Computer Parts Cost more in the Philippines than in the States
I wrote about my laptop computer problems here and here. Earlier today, I looked up prices on solid-state drives at various places including walmart.com. Walmart has the SanDisk SSD Plus 120GB listed for about $45.00 USD. Lazada.com.php has it listed for 2540 pesos, which comes to about $55.00 USD at the current foreign currency exchange rate for United States dollars. Not only do computer parts cost more, whole computers cost more than they do in the United States.
Why are Computers and Computer Parts more Expensive here?
Some things will never make sense no matter how hard I try to make sense of them. American brand laptop computers tend to cost about twice as much in the Philippines than the United States, no matter where you buy them. Products imported to companies at the Subic Bay Freeport Zone don’t include duties or taxes, so they should be on par with the United States as far as prices go. Many other products are, but not computer products.
On the other hand, breadbox desktop computer systems can be had for about half of what a name-brand desktop computer system would cost in the United States. They’re even cheaper when you start axing the stuff you don’t need with them. If I wanted to buy a new desktop system today, I’d spend far less than $500 USD for a top-of-the-line-system. Why? Well, I have leftover computer parts stored in various places and I don’t need a monitor or any internal hard drives. If I wanted to do the work, I could rebuild a desktop computer for less than $200 USD. But I don’t want to.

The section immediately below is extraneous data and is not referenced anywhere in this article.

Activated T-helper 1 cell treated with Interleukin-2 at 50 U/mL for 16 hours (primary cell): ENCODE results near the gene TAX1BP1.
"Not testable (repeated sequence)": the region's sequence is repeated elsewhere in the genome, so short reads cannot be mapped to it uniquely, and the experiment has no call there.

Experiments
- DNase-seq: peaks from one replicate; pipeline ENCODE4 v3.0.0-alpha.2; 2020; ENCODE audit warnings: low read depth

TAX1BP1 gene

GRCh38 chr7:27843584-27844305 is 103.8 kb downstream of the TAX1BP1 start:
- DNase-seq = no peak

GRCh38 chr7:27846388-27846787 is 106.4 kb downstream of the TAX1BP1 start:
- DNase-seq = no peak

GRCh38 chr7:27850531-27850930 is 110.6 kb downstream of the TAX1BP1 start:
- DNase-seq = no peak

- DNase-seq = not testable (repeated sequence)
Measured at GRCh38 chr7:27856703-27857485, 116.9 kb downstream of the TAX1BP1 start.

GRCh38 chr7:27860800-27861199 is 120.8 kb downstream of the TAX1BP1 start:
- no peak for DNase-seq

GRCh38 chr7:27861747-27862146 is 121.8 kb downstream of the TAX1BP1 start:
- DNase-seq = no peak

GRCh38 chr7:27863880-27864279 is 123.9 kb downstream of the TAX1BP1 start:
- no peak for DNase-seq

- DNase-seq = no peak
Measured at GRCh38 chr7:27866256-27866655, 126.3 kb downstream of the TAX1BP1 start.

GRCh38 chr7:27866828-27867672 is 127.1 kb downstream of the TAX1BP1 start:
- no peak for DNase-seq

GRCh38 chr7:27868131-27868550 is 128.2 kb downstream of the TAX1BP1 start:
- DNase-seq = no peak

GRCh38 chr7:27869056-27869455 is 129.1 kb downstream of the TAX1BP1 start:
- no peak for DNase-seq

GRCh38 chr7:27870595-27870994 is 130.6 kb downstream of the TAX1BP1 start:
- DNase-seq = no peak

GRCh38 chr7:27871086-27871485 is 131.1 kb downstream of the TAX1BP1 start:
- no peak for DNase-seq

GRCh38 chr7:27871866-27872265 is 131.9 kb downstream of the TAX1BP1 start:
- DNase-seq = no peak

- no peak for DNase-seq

I don’t understand why computer systems made in Japan (Sony, for example) aren’t imported directly from Japan. They’re not; theyre imported from the United States. Again, it doesn’t make sense. If they were directly imported, I’m sure they’d be cheaper.
Online Shopping to Check Computer Parts Prices
I always do this, even if I don’t buy the computer parts from an online company. I haven’t bought a thing from Lazada.com.ph because I’ve been able to find what I need locally, but I’ve checked prices there many times.
Now that I know the price range I’m looking at for the solid-state drive, I can tell if a local retailer is trying to rip me off. Price tags don’t mean much when the retailer is unscrupulous.
I’ll probably visit the computer shops I mentioned when I wrote about the memory card and USB stick I bought before anywhere else. Unfortunately, it probably won’t be until January or February. My fixed income won’t allow me to stray off-budget very often. I’m using my backup laptop computer as my primary computer now and the one I was having problems with is now the backup laptop computer. Yes, I managed to get it working again – but I’m sure it won’t last if I start using it all the time.